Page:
A multifaceted public health approach to statewide aviation safety§

Authors

  • Nicolle A. Mode MS,

    1. Centers for Disease Control and Prevention/National Institute for Occupational Safety and Health/Alaska Pacific Regional Office, Anchorage, Alaska
    2. Nicolle Mode & Associates, Pleasanton, California
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  • Mary B. O'Connor MS,

    Corresponding author
    1. Centers for Disease Control and Prevention/National Institute for Occupational Safety and Health/Alaska Pacific Regional Office, Anchorage, Alaska
    • 4230 University Drive, Suite 310, Anchorage, AK 99508.
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  • George A. Conway MD, MPH,

    1. Centers for Disease Control and Prevention/National Institute for Occupational Safety and Health/Alaska Pacific Regional Office, Anchorage, Alaska
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  • Ryan D. Hill MPH

    1. Centers for Disease Control and Prevention/National Institute for Occupational Safety and Health/Alaska Pacific Regional Office, Anchorage, Alaska
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  • Disclaimer: The findings and conclusions in this report are those of the authors and do not necessarily represent the views of the National Institute for Occupational Safety and Health.

  • Institution where work was performed: Centers for Disease Control and Prevention, National Institute for Occupational Safety and Health, Alaska Pacific Regional Office.

  • §

    Disclosure Statement: None of the authors or their institutions has received payment or services from a third party for any aspect of the submitted work. We have no financial relationships to disclose and have not been involved in other activities that readers could perceive to have influence, or that give the appearance of potentially influencing our work.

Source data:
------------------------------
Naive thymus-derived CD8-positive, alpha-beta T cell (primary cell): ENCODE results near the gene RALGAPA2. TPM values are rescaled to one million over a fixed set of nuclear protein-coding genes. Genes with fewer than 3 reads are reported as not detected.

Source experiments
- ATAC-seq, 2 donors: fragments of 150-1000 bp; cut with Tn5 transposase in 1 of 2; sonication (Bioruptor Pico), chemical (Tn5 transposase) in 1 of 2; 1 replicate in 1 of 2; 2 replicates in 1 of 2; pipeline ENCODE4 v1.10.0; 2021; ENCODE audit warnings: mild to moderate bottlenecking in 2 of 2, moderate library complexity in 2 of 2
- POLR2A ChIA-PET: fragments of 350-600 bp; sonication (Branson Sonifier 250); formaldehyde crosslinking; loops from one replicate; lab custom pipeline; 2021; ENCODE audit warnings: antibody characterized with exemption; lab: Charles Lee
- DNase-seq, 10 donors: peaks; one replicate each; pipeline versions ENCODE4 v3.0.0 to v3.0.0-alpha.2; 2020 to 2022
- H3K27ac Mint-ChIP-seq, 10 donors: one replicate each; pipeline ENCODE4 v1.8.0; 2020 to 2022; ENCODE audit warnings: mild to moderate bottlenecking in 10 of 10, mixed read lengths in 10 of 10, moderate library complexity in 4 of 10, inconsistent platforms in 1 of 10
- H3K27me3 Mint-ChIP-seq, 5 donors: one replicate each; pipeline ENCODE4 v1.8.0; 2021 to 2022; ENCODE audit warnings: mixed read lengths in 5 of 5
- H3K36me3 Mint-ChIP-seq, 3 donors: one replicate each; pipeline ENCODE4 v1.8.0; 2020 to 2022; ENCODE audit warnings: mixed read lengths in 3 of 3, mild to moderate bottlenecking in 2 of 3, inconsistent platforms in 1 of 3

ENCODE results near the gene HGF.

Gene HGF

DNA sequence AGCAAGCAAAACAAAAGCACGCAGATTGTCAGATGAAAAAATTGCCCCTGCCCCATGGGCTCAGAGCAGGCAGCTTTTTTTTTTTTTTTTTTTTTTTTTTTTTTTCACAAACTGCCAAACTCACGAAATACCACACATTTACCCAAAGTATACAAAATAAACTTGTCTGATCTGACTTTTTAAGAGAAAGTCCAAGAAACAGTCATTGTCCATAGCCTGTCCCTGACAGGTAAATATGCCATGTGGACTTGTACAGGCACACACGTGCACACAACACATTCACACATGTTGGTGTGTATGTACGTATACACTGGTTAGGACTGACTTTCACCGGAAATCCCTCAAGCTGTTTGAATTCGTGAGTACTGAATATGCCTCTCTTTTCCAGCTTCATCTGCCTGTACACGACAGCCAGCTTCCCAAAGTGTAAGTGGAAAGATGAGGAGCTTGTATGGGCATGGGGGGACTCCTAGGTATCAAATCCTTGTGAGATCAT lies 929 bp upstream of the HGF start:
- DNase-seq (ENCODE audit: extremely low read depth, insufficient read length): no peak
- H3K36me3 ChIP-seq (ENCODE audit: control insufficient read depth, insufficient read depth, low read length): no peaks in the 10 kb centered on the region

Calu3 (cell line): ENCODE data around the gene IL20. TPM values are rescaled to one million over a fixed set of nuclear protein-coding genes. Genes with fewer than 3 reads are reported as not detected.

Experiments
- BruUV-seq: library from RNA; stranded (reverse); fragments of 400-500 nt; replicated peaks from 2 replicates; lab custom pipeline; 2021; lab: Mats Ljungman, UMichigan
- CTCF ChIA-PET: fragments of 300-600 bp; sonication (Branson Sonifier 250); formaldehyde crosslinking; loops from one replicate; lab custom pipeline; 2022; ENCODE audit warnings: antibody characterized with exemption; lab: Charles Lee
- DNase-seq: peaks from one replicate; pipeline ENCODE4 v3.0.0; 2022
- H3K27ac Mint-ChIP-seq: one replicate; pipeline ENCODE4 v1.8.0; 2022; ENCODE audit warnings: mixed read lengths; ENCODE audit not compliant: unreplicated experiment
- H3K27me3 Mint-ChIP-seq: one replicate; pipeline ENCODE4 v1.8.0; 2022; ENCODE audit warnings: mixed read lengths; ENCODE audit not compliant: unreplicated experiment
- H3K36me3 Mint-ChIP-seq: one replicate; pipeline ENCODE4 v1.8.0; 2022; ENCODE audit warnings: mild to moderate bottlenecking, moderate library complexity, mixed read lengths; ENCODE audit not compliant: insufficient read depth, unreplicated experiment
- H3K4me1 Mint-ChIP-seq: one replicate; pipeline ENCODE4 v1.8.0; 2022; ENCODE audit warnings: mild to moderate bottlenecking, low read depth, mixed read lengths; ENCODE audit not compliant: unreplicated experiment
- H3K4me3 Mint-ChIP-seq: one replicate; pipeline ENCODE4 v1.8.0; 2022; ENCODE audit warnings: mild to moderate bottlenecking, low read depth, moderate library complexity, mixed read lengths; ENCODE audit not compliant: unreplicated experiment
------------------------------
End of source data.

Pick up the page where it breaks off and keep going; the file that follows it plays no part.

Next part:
Abstract

Background

During the 1990s, Alaskan pilots had one of the most hazardous occupations in the US. In 2000, a multifaceted public health initiative was launched, focusing on Alaskan air taxi/commuter (AT) operations, including risk factor identification, improved weather information, and the formation of an industry-led safety organization.

Methods

Effectiveness was assessed by comparing rates of crashes using Poisson regression, comparing trends in annual numbers of crashes, and assessing changes in the number and type of controlled flight into terrain (CFIT) events.

Results

The greatest improvements were seen in Alaska fatal AT crashes with a 57% decrease in rates between time periods. While the number of AT crashes in the rest of the US steadily declined during 1990–2009, Alaska only showed significant declines after 2000. CFIT crashes declined but remained more deadly than other crashes.

Conclusions

This coordinated effort was successful in reducing crashes in the Alaskan AT industry. Am. J. Ind. Med. 55:176–186, 2012. © 2011 Wiley Periodicals, Inc.

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